Malaysia’s Post-Pandemic Business Outlook

Read here to understand how cross-border agreements will help businesses in Malaysia recover from the pandemic.

May 2022 , by YCPS Marketing & Communication Group

As reported by the Straits Times, Malaysia recently ratified the Regional Comprehensive Economic Partnership (RCEP) – a free trade agreement that aims to establish an integrated trade market within ASEAN, while also facilitating regional and global economic development. Since fellow ASEAN member states have also ratified the RCEP, Malaysia’s participation will boost their own economic development as the agreement implicates approximately 30% of the global population.

While the government has proactively explored domestic outlets to accelerate the recovery of post-pandemic business in Malaysia, the role of cross-border agreements like the RCEP will significantly bolster current efforts. Read below to understand how businesses can benefit from cross-border agreements in Malaysia. 

The Benefit of Cross Border Agreements 
Generally, cross-border agreements strengthen international relations and improve trade relations between participating member states. Most importantly though, international partnerships present promising economic advantages. To better understand the dynamic that cross-border agreements bring forth, it is important to first contextualize the RCEP and its implications within Southeast Asia. 

Specifically, it is essential to identify areas in business that should be prioritized to effectively promote post-pandemic recovery. Further, by recognizing these sectors, businesses and professionals will also be able properly to develop strategies that effectively utilize the benefits brought about by the RCEP. 

Business Outlook in Malaysia
In the YCP Solidiance white paper Road to Recovery: Post Pandemic Business Outlook in Southeast Asia, several relevant areas for post-pandemic business development are identified and discussed. 

Digitalization – Given that the pandemic accelerated the digitalization efforts of businesses, 2021 witnessed the internet economies of ASEAN-6 countries grow at a 49% year-on-year rate as compared to 2020. For Malaysia, by 2025 specifically, the country is expected to account for 35% of the predicted ASEAN-6 digital economy value of 363 billion USD. 

As such, businesses should focus on integrating their services with industries that engage heavily with digital spaces like e-commerce and financial technology. Doing so will assist businesses to increase their presence in untapped digital markets. More importantly, investing and adopting practices related to digitalization will help businesses build a foundation for the future, especially as we move toward the fourth industrial revolution.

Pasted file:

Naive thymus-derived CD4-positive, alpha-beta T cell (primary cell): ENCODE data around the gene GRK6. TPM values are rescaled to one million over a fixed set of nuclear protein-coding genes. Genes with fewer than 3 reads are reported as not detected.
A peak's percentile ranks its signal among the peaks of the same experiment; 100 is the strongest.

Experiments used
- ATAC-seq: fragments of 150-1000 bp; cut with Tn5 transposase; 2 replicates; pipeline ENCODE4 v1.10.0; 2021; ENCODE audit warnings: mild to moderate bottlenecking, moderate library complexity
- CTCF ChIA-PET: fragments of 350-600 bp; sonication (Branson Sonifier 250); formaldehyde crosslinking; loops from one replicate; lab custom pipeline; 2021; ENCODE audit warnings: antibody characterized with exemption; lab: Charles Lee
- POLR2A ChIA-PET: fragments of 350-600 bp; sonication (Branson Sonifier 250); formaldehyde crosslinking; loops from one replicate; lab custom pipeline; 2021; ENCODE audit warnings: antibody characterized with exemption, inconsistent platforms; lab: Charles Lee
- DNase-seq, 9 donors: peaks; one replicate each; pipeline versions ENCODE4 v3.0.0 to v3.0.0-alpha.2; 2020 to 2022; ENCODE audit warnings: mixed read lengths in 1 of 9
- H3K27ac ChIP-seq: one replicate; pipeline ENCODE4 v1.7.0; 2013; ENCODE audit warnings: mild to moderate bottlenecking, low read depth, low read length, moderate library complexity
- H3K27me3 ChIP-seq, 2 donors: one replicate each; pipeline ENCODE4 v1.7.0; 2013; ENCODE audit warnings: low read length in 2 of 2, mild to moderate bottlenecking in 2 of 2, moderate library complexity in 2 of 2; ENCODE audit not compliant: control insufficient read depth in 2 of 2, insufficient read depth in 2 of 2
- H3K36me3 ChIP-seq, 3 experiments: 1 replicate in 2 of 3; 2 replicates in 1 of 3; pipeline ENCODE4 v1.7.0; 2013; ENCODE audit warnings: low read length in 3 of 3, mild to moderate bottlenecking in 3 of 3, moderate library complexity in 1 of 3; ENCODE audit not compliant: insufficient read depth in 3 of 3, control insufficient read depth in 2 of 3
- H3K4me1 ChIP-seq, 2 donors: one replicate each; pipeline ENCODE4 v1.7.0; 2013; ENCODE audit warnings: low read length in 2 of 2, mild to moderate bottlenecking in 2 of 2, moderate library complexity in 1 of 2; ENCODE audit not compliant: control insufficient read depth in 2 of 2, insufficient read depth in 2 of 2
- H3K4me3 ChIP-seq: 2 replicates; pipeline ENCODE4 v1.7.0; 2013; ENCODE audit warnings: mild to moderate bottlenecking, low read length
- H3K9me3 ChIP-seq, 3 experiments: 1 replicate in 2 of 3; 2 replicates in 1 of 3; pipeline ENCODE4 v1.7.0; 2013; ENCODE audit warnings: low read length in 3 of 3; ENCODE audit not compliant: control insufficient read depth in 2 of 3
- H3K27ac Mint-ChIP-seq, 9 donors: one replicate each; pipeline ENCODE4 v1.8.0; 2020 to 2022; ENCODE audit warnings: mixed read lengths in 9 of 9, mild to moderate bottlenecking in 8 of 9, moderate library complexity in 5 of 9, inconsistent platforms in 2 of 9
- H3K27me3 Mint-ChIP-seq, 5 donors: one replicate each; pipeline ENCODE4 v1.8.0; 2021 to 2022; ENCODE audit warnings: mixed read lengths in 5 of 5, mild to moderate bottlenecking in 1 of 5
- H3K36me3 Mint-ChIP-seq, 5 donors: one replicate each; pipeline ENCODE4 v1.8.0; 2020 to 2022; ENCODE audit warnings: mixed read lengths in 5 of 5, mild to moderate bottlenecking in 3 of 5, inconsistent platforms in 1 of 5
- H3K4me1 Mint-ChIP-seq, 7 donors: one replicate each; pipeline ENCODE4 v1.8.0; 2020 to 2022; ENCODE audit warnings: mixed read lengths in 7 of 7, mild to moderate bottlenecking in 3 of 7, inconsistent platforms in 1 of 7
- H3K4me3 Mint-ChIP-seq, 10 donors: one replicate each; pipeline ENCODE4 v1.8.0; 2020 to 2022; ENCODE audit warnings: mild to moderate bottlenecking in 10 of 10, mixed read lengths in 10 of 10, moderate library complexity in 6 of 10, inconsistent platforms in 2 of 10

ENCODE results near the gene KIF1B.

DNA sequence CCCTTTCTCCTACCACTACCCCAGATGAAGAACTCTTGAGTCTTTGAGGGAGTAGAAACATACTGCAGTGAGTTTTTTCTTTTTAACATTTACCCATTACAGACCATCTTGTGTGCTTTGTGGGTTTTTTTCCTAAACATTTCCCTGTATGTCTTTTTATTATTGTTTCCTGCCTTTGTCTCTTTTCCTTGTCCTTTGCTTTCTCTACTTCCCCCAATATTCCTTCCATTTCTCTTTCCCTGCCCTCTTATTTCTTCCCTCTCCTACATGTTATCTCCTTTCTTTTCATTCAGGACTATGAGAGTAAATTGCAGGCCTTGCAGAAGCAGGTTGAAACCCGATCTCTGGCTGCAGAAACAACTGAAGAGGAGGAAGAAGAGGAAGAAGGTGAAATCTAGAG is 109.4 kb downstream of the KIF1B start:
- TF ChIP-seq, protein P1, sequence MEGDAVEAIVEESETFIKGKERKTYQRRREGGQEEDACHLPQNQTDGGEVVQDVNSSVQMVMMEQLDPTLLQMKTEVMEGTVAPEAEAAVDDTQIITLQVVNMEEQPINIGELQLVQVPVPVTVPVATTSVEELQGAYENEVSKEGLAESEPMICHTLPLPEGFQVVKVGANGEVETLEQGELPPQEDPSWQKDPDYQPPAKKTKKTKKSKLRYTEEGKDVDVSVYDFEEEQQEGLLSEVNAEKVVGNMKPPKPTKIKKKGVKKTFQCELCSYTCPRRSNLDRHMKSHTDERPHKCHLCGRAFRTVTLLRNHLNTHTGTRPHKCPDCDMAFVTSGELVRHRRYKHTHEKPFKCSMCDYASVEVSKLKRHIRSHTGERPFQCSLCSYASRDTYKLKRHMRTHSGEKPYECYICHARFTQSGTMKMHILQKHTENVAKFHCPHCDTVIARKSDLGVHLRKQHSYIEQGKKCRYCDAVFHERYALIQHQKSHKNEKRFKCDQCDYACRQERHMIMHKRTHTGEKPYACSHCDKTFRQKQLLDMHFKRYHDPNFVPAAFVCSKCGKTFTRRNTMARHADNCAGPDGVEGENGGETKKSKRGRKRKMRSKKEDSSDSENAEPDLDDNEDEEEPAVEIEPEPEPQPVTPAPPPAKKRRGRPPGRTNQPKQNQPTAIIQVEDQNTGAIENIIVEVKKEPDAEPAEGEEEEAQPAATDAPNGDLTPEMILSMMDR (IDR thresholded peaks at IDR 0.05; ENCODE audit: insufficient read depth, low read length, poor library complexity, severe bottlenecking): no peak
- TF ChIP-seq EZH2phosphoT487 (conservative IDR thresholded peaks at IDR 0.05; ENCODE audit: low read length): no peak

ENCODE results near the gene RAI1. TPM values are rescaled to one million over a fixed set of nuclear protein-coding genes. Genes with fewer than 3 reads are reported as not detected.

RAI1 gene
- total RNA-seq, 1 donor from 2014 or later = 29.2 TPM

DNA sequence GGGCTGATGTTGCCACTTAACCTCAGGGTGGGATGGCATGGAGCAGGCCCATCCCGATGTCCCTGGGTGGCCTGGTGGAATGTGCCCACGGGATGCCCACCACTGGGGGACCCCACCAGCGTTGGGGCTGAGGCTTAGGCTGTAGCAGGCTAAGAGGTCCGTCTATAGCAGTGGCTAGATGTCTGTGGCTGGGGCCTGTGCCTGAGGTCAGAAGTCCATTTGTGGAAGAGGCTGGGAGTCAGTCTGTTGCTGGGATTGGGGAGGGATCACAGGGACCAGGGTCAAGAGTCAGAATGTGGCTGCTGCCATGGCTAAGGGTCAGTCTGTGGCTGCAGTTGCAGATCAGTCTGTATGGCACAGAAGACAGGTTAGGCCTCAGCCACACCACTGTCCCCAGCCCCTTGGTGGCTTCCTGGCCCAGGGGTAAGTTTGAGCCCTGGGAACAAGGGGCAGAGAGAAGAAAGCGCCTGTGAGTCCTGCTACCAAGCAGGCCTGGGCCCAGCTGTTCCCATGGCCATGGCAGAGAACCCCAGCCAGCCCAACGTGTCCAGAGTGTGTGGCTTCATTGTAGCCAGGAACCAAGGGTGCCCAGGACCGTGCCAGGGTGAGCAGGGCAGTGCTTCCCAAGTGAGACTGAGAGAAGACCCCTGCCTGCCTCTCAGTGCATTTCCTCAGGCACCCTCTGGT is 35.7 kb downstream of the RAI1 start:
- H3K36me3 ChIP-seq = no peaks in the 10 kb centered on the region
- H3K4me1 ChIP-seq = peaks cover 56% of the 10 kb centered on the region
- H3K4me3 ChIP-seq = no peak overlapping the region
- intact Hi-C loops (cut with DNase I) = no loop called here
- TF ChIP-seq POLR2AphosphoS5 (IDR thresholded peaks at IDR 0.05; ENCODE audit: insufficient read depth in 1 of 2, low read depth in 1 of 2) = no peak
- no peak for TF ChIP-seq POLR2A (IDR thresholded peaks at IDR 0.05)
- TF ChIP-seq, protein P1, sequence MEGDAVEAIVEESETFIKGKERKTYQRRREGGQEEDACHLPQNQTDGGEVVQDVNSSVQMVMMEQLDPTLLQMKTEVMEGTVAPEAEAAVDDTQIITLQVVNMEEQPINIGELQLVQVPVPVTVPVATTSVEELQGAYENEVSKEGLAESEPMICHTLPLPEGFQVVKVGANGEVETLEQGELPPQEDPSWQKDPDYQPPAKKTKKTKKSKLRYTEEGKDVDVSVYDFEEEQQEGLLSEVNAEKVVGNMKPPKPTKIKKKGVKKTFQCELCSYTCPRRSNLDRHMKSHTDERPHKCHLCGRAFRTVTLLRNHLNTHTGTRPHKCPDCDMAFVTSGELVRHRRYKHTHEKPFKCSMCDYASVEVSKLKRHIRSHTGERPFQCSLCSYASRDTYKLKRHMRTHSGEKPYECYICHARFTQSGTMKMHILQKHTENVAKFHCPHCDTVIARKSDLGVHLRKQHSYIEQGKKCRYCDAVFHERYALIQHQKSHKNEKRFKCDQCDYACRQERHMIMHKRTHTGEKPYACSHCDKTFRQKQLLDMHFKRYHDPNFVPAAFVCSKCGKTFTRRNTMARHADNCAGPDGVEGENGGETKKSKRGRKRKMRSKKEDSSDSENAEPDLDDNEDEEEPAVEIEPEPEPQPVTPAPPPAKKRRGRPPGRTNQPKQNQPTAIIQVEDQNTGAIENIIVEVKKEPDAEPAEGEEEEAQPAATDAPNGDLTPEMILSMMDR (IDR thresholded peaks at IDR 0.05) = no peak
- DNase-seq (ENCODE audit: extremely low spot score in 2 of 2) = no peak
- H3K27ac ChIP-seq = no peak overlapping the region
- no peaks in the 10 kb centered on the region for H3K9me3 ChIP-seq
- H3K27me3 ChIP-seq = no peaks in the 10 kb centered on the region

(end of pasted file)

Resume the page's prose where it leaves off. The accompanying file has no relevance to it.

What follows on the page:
Scaling Up SMEs – Within Southeast Asia, small and medium-sized enterprises (SMEs) comprise 97% of all enterprises, while also accounting for 69% of the workforce and 41% of the region’s GDP. Considering that SMEs have fewer resources as compared to large corporations, the pandemic took a significant toll on their operations. 

To help scale SMEs in a post-pandemic setting, concerned parties focus on three key steps: (1) leverage digitalization and the accessibility it provides to maximize capability in areas like skill, opportunity, operations, etc.; (2) design, plan, and decide based on adaptability to foster a dynamic that is built on flexibility in the event of situations like the pandemic; and (3) prioritize internalization so as to have a solid foundation that can support growth and recovery.

With these steps in mind, the role of cross-border agreements in Malaysia will undoubtedly play a key role as the impending increase in international collaboration serves to accelerate the digitalization and scaling of SMEs as realistic possibilities. Further, as international players seek to strengthen their investments in Malaysia, potential partnerships with Malaysian businesses will also trend.

Overall, cross-border agreements such as the Regional Comprehensive Economic Partnership (RCEP) will not only enhance ASEAN trade relations but more importantly, will bring about an improved post-pandemic business outlook in the region. As major players position to capitalize on such activity, businesses and professionals in Malaysia should equally prime themselves to take advantage.

To understand more about how the pandemic has affected the operations of businesses, and what other countries in Southeast Asia are doing to promote post-pandemic business recovery, subscribe to our newsletter here and check out these reports:

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